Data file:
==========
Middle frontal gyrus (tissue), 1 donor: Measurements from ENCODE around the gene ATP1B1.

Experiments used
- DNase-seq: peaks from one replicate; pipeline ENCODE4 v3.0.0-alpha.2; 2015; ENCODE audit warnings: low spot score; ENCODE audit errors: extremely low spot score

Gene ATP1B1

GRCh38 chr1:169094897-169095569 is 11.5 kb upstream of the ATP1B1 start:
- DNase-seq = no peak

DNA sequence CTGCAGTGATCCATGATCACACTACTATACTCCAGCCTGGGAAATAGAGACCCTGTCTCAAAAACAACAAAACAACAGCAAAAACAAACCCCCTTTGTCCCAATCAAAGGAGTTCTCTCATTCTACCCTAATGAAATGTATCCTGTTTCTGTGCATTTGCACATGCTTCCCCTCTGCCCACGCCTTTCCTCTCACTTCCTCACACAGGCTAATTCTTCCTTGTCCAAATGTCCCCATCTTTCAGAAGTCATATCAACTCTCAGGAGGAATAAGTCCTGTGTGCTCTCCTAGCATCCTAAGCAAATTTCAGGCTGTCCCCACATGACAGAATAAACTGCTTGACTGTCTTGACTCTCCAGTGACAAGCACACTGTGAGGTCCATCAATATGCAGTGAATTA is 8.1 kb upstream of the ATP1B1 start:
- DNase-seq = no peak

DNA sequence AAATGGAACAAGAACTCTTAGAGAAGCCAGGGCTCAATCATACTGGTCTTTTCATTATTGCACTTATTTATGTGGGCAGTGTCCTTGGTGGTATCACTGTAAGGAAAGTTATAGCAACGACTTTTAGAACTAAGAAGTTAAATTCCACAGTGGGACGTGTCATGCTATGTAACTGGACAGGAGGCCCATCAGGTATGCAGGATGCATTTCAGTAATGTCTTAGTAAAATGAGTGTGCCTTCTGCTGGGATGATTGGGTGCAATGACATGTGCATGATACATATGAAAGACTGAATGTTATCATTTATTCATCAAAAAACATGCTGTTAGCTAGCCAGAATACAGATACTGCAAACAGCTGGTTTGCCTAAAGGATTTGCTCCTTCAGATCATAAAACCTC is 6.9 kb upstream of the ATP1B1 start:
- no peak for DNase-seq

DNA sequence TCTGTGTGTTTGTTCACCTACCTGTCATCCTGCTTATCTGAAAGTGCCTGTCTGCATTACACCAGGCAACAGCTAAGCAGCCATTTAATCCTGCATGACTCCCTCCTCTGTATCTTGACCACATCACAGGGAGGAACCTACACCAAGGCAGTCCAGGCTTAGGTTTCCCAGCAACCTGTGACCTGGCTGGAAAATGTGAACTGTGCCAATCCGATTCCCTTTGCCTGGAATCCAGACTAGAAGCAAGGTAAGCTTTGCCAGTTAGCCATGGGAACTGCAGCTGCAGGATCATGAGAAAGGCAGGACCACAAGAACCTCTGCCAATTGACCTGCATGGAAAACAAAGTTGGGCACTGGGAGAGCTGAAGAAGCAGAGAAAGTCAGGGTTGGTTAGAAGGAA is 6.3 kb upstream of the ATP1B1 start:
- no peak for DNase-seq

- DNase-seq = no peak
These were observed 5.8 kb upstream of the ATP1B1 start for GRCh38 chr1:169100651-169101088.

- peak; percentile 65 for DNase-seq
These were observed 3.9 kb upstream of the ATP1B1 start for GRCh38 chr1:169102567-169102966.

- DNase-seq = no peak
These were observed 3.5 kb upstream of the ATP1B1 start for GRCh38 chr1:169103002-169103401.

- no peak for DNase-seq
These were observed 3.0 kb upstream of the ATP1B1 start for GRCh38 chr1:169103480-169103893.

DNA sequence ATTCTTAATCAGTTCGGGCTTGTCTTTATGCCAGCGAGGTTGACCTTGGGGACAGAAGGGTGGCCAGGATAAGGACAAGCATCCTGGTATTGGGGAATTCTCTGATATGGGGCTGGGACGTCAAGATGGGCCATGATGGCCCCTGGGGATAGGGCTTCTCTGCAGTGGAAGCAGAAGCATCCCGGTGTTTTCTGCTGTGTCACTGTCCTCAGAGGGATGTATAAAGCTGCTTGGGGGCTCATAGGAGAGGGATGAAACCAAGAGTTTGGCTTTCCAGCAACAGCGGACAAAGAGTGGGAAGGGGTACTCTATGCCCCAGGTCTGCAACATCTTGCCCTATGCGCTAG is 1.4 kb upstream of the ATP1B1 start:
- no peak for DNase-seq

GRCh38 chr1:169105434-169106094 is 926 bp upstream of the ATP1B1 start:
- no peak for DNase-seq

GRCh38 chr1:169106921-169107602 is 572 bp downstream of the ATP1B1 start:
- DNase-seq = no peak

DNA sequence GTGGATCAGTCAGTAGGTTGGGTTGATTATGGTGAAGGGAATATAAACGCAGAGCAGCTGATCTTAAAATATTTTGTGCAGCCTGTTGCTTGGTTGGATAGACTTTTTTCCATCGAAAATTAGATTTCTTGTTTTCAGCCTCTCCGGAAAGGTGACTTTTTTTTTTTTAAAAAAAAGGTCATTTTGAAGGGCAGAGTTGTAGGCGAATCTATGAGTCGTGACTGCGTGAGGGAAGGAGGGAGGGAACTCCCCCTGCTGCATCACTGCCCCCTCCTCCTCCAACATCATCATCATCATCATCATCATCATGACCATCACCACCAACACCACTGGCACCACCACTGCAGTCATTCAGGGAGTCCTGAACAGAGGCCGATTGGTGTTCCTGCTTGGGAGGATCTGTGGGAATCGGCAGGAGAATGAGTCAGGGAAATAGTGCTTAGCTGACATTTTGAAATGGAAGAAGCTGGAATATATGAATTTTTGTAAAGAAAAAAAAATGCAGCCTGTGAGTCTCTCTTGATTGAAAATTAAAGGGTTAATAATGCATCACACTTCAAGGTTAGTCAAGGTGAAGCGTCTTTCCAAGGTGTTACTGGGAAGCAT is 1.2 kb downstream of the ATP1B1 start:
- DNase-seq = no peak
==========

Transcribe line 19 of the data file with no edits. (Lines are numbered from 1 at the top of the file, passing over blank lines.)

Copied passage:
- no peak for DNase-seq